65. On the Internal Anatomy of the Male Lac Insect, Laccifer lacca Kerr (Homoptera, Coccidze)
- 1The adult male is a delicate two-winged insect of a crimson colour with a pair of white wings, plumose antenns, and two pairs of dark shining ocellanm. It has three pairs of legs, made up of the usual five segments, of which the tarsus terminates in a claw. The limitations of the three component segments in the thorax are not sharply defined. The thorax carries the wings dorso-laterally, while its ventrum bears the two pairs of spiracular openings and the three pairs of legs. On the dorsal side the mesothorax carries a plate known as the mesotergal sclerite, and the metathorax carries a shield-shaped piece—the scutellum. The abdomen consists of nine or ten segments, of which the last three or four segments fit in closely. Terminally the abdomen carries the male copulatory appendage, the penial style. On either side of this are the caudal pits out of which the white wax-filaments issue forth.
- 2The integument of the male lac insect consists of an outer cuticle underlying which is the synctial layer of hypodermis, in which the nuclei are visible, but cell boundaries cannot be made out. Lac-glands are absent because the male lac insect does not secrete lac in its adult life.
- 3The gut of the male lac insect is of the same nature as that of the larva and the female lac insect. (Esophagus, ventriculus, proximal and distal intestines, colon, colon czcum, and rectum can easily be made out. Salivary glands and Malpighian tubes are also present. The digestive organs are not abortive. A definite anal opening is present dorsally between segments 9 and 10 at the base of the male copulatory appendage.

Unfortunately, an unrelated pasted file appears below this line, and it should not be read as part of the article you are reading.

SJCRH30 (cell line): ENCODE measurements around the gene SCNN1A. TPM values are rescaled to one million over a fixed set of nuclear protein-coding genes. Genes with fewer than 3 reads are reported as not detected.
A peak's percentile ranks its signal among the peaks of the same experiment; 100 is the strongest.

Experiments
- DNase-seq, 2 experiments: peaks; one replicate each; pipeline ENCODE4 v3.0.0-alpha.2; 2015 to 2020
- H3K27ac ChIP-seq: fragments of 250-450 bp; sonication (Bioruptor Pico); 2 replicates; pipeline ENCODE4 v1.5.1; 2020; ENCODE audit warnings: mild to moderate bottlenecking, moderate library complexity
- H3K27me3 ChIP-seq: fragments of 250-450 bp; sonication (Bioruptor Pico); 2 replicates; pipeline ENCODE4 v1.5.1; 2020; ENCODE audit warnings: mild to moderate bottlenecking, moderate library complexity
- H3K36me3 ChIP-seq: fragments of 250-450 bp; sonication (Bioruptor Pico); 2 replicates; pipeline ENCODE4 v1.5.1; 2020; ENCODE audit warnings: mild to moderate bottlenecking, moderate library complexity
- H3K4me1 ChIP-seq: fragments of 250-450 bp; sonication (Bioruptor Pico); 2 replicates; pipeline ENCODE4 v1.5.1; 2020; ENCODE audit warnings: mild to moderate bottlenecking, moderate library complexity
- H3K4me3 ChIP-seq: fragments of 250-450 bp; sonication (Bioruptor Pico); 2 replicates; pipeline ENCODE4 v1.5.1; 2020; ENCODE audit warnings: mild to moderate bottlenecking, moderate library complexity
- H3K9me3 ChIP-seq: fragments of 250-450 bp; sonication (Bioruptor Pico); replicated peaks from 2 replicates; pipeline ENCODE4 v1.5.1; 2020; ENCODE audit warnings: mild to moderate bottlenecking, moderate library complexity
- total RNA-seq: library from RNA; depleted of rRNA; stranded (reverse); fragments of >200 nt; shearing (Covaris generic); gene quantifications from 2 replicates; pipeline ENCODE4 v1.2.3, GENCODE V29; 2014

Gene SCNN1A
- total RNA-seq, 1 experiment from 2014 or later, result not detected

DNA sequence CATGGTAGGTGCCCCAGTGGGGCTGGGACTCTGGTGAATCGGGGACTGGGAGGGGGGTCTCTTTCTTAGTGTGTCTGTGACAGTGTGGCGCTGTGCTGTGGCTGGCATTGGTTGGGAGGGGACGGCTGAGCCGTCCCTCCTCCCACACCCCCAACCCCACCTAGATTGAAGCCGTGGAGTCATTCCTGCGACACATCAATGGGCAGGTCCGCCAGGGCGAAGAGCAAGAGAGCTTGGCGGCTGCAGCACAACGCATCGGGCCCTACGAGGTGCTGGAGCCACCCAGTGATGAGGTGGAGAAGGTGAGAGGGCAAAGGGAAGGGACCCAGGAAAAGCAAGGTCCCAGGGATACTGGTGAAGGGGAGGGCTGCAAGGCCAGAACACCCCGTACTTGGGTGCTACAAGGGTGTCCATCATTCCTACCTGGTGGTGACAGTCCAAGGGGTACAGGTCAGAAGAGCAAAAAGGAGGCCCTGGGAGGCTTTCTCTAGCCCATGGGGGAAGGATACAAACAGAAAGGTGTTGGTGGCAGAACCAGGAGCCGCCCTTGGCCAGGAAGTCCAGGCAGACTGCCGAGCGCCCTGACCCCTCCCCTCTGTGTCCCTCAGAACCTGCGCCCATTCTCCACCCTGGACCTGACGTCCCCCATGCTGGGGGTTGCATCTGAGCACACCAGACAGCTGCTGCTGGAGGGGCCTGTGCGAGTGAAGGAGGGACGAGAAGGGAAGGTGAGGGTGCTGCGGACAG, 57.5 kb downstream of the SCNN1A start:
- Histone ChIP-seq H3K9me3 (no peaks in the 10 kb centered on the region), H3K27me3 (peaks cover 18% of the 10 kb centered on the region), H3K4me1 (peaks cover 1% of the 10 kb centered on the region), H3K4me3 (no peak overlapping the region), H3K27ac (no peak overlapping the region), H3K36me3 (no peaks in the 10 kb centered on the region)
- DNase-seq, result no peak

- 4There is no indication of a pulsatory vessel, and hence the vascular system may be taken to be absent in the male lac insect.
- 5The muscular system of the male lac insect is well developed, and especially so in the thorax, which possesses two median longitudinal muscles, external to which is a pair of slightly oblique longitudinal muscles, which, in conjunction with the former, tend to contract the thoracic cavity. Four bands of oblique lateral muscles are also present in the thorax, These descend with a deep oblique sweep and meet on the median line of the thorax with a broad base. In the abdomen there are the usual sets of segmental longitudinal tergals and sternals, tergo-sternals, and oblique sternal muscles. A few slips of muscles are also present at the base of the antennz and in the cervix.
- 6The nervous system consists of a cerebral and a ventral nerve ganglion connected with the former by means of a pair of connectives through which the esophagus passes. The cerebral ganglion appears in sections to be composed of four lobes, whilst the ventral ganglion betrays itself to be made up of five ganglia. These represent the infra-esophageal, the three thoracic, and the fist abdominal. Histologically there is a cortical layer of deeply staining nuclei and a medullary zone of a homogeneous character. From the brain a pair of antennary and two pairs of optic nerves are given off. whilst the ventral ganglion gives off three pairs of nerves to the legs and some minor nervures from its hind end for the innervation of the internal organs.